Most years I hear ‘adverts’ on the radio (if advert is the right word), particularly/primarily from charities, reminding viewers/listeners that there are people out there, especially the elderly, who are alone at Christmas, and who can be quite vulnerable, in one way or another. Upon hearing such past reminders, I expect I pondered for a moment, thought that a bit sad, but could not think of anyone that I knew that was in such a situation… except that this year it has been me in this situation, and I now fully appreciate the difficulties that such charities highlight. In the ten previous years I have spent Christmas Day on my own owing to marital separation, but it has always been in the knowledge that within a day or two I would be with someone that was close to me, my daughter and maybe also my parents and brother; however, owing to the circumstances of my transition to simply live as my true feminine self, the reward I have been given for living my life in this honest fashion is that I have spent the whole of the Christmas period without this company… and it has generally been a very lonely time.
Perhaps because of this anticipation, soon after the first Christmas dinner with my two friends Kirsty and Michelle at the end of November I decided that it would be nice to have a Christmas dinner close to the 25th December, especially after our first attempt was not a Christmas menu, and so I arranged an outing for us on 23rd December at The Plough, one of our favourite restaurants… and I am so glad that we did this because I left feeling a bit Christmassy – it gave me an opportunity to have a traditional Christmas dinner (as well as a yummy dessert and reasonable starter) with two good friends, I was also able to show Michelle my new hair style… the first style with MY hair. Afterwards we exchanged presents and cards, and left for home.
On Christmas Eve, the first for many years without my daughter who I have traditionally taken to work with me, I went to work alone, and gave out the rest of my Christmas cards. Actually, the first one of the day I gave at Newry station to the guys there who I see every week, and the one on duty said “Och, thanks so much!” and gave me good wishes. The second card was to this elderly guy who works in Dublin Station who I see most days, he is always very friendly and sometimes saves a newspaper for me to read on the train home, anyway I went to give him the card… and he took my hand and then gave me a kiss on the cheek and wished me a Happy Christmas – uhhh, that’s never happened before (for obvious reasons) and I left the station for my office with a humoured smile. At work I gave out my cards, and in a few I gave thanks for all the support that certain people have given me throughout the year since I started living full-time as a woman, that has contributed to 2015 being the best year of my life by miles and miles; one guy in particular was quite touched, and warmly laid his hand on my arm. I then gave a card to a lady called Audrey who I have chatted to a lot during the year, and because she has given me some good advice as well as been a very good listener I gave her a small present too – she said I was very thoughtful… and then proceeded to give me a whole BAG of little presents!! I couldn’t believe her kindness, she said they were only small things, but she knew I would be alone over Christmas and wanted to give me something – as regular readers will know, I display quite an amount of emotion in my life (I’m allowed to, I’m a woman) and I could not help but spill a tear or two down my cheeks. I left the office reasonably early, and went straight home and put all those presents under my tree alongside those from my two friends.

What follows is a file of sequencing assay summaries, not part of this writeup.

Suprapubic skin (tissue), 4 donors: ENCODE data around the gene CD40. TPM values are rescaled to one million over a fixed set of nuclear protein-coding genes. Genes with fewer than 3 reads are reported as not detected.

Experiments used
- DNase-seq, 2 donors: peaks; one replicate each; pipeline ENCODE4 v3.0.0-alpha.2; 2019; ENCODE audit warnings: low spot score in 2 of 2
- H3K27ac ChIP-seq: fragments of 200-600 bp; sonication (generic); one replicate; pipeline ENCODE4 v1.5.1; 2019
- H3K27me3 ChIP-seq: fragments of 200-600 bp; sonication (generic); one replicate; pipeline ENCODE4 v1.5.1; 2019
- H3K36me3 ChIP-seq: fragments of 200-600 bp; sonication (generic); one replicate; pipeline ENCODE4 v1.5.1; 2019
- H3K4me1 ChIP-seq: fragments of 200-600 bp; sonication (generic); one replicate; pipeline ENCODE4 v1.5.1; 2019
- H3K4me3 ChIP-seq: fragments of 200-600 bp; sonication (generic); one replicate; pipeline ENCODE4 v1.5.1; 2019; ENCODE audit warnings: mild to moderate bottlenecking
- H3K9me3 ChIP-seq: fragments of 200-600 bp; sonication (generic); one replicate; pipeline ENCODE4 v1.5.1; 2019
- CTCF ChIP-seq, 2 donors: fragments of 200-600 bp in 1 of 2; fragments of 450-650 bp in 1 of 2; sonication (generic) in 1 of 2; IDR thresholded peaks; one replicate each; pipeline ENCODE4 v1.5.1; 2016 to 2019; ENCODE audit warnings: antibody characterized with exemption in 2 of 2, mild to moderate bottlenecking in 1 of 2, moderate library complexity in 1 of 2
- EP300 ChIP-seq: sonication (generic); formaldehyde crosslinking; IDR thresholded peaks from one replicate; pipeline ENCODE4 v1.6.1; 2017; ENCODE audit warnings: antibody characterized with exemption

I woke up on Christmas Day… and did not feel very Christmassy or jolly; opening the curtains made me feel even less so, as I was due to go a walk but the skies were very grey and threatened the rain that was forecast. I decided to still get ready though, but as I set off the rain started, and within a few minutes drive the rain although light was steady; I actually stopped, looked at the rain through the car window, and turned back wondering what I was thinking of… but in a minute or two I turned around again, and carried on driving to my walk, as I did not want to spend the whole day on my own… and I am glad I did that. The walk was up to Cave Hill above Belfast Castle where I met about 15 other people in my group, including several friendly faces. We had reasonable chat as we went, and at the top we did have a white Christmas for a few minutes as the light rain at altitude fell in little flakes. Once back at our cars a few people drifted off while the remainder of us went to the house of a group member who lived nearby – she had plates of biscuits and chocolate log ready, as well as tea and coffee, and we stayed around 45 minutes and warmed up nicely… but eventually it was time to depart, and we thanked the lady for her hospitality and had a hug…